Construction of an “insect-proof” greenhouse: This new-generation greenhouse, built as part of the QANOPÉE project including Champagne, Beaujolais, and Burgundy wine-growing regions, is designed to secure the production of vine plants in north-eastern France. Inauguration is scheduled for summer 2024.

An expanded research, development and innovation centre at the future Maison de la Champagne in Epernay. Announced last year, construction is just about to begin. This centre will reinforce the industry’s initiatives for quality and sustainable development, with state-of-the-art equipment.
Raising the reserve level: a crucial tool for regulating Champagne production, the reserve enables a portion of the wines produced during good harvests, to be kept for future use in any deficit years. To guarantee a stable marketable yield each year and further improve the resilience of the
sector, the reserve level has been raised from 8,000 kg/ha to 10,000 kg/ha.

3) A strong appellation

For over 120 years, winegrowers and Champagne houses have been working together to protect the appellation and ensure its worldwide influence.

In line with ambitions to expand its network of embassies around the world, a new Champagne Office will open in Stockholm next April, representing the industry in the Nordic countries (Sweden, Norway, Finland, Denmark). It will be the local point of contact for media, wine professionals, importers and government authorities in Scandinavia. This expansion is justified by the growing importance of these markets, with demand steadily rising over the last ten years (+67%).

Wine professionals around the world express a strong enthusiasm for Champagne. A recent qualitative study revealed their deep emotional connection with the product, highlighting its unique character. To further cement their connection to the appellation, training is crucial. That’s why the Comité Champagne is launching “Champagne Education”, a comprehensive, certified programme designed to train wine professionals and reinforce their role as ambassadors. This programme is already being rolled out, in partnership with renowned schools around the world (including the Ecole du Vin in Paris, the Napa Valley Wine Academy in the USA, the Cordon Bleu in UK and the Deutsche Wein und Sommelierschule in Germany).

Finally, the battle for recognition and protection of the Champagne appellation continues. In 2023, after several significant wins against misuses of its name – notably in Canada and Italy – Champagne was granted “notorious name” status in China, a first for a foreign appellation in China. This proves to be a huge step forward, providing further protection against any fraudulent use of the name Champagne, for any product, including any writing in Chinese characters.

“The continued investments and commitments we are making for the industry’s resilience are an absolute priority to give us the means to ensure long-term market balance, as well as ensure that Champagne remains an exceptional wine,” comments David Chatillon, President of the Union des Maisons de Champagne and co-President of the Comité Champagne.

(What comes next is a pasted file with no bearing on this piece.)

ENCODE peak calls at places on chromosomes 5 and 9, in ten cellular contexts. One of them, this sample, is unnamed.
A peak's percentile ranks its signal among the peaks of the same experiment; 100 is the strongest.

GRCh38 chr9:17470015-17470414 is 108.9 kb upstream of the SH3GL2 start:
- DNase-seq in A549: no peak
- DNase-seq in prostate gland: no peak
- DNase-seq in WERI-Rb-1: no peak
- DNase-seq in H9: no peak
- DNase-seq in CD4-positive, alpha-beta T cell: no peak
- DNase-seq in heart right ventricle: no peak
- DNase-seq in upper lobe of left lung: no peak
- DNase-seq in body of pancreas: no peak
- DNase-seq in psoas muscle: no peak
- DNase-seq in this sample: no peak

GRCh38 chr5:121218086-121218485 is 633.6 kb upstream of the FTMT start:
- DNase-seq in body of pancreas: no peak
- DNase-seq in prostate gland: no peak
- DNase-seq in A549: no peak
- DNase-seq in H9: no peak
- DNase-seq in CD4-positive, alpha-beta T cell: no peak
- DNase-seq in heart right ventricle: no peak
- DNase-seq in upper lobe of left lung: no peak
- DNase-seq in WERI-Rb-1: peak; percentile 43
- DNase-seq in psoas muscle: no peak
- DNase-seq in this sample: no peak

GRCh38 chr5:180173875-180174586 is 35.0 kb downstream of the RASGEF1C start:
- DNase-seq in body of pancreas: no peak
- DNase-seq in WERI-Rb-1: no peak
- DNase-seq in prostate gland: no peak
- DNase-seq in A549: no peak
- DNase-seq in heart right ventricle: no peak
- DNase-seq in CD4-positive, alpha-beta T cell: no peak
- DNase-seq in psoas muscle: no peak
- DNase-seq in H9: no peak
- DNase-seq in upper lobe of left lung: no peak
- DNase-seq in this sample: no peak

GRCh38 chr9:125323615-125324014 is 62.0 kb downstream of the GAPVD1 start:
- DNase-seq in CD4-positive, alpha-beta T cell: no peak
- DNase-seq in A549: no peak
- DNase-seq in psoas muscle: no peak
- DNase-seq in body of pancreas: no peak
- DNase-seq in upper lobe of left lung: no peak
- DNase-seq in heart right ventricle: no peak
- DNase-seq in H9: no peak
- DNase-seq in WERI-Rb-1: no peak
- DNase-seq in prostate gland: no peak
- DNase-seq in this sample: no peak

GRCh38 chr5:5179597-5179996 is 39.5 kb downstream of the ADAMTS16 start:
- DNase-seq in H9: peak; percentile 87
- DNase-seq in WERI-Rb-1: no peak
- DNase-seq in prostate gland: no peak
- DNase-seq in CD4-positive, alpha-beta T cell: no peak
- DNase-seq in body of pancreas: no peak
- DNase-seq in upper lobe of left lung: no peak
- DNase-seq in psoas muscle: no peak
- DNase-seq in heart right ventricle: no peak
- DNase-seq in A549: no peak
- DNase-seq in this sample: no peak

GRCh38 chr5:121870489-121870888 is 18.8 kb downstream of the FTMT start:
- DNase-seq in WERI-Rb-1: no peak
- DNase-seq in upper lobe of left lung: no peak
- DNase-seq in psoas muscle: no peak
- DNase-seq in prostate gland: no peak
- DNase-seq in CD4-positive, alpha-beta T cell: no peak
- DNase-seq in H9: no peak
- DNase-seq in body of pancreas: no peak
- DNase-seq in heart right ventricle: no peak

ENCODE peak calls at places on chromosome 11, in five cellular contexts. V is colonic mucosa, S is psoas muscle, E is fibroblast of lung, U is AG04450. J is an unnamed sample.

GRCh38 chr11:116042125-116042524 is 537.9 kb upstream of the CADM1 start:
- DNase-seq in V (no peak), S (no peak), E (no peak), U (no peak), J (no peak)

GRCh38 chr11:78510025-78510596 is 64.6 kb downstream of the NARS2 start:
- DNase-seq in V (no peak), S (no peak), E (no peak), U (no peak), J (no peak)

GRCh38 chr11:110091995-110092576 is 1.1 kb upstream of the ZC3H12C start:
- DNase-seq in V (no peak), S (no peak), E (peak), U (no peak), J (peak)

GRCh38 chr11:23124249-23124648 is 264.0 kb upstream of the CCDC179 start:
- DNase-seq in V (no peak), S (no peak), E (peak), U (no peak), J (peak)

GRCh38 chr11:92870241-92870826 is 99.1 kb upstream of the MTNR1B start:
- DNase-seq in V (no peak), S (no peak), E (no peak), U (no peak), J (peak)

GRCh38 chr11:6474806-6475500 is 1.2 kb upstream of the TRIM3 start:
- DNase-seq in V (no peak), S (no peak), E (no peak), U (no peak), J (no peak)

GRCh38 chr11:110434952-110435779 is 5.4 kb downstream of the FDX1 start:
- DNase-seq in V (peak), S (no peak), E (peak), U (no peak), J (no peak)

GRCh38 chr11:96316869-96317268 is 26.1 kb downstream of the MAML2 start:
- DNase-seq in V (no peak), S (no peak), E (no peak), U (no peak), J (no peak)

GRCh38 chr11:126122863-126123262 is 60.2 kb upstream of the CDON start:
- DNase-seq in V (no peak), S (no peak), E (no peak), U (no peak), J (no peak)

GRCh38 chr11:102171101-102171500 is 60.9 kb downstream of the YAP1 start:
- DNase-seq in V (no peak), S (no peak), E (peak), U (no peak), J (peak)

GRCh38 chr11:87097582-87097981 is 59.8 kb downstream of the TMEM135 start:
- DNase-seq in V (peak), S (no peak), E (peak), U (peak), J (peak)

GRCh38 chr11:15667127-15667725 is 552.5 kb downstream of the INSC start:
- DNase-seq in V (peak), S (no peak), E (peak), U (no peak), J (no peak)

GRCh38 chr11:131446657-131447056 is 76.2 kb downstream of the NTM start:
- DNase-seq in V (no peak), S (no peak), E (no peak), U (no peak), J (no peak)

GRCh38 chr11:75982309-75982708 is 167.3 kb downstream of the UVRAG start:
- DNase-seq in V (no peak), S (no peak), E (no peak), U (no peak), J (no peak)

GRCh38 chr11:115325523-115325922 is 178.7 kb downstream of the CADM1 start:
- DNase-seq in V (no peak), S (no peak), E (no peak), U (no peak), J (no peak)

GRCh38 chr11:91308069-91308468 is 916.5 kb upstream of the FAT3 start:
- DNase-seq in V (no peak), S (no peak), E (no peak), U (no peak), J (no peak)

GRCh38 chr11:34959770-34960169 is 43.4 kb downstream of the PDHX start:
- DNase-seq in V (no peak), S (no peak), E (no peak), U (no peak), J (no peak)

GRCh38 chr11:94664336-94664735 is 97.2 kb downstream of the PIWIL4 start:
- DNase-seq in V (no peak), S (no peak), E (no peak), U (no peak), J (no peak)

4) Champagne remains THE benchmark

Champagne remains an undisputed benchmark for consumers. According to an IPSOS study in 2023, Champagne still embodies luxury, prestige and elegance. Consumers associate this wine with unique memories and emotional connections, making it the ideal choice to mark important moments and special occasions.

5) Renewed consumption and markets

The final reason for Champagne’s optimism lies in the renewal of consumption and markets.

Confined to “non vintage brut” for a long time, consumers are now looking for greater diversity in blends and dosage.

Demand for rosé Champagne abroad has increased 5-fold in 20 years. By the end of 2022, it represented over 10% of export sales, with 20 million bottles.

Low dosage wines (extra brut and zero dosage) are also on the rise, with volumes increasing almost 70-fold in the space of 20 years (6.4 million bottles exported in 2022).

Exports now account for almost 60% of total sales (171.7 million bottles), compared to 45% ten years ago, but many markets remain to be conquered. While 80% of Champagne is still sold in 8 countries, new markets such as Canada, South Africa and South Korea are showing growing interest in Champagne and have recorded remarkable growth in recent years.
Sustainability Update

With the Champagne region located at the northernmost portion of prime grape-growing latitudes, growers have spent more than a century thinking about climate and its impact on weather. As the world grapples with climate change, it’s no surprise Champagne is at the leading edge of sustainability practices.

Champagne in 2003 became the first wine-growing region in the world to conduct a carbon footprint assessment, identify the main sources of emissions, and enact a plan to curb those emissions. Since then, Champagne producers have cut CO2 emissions generated by each bottle of Champagne by 20 percent. The region aims to achieve Net Zero Carbon by 2050.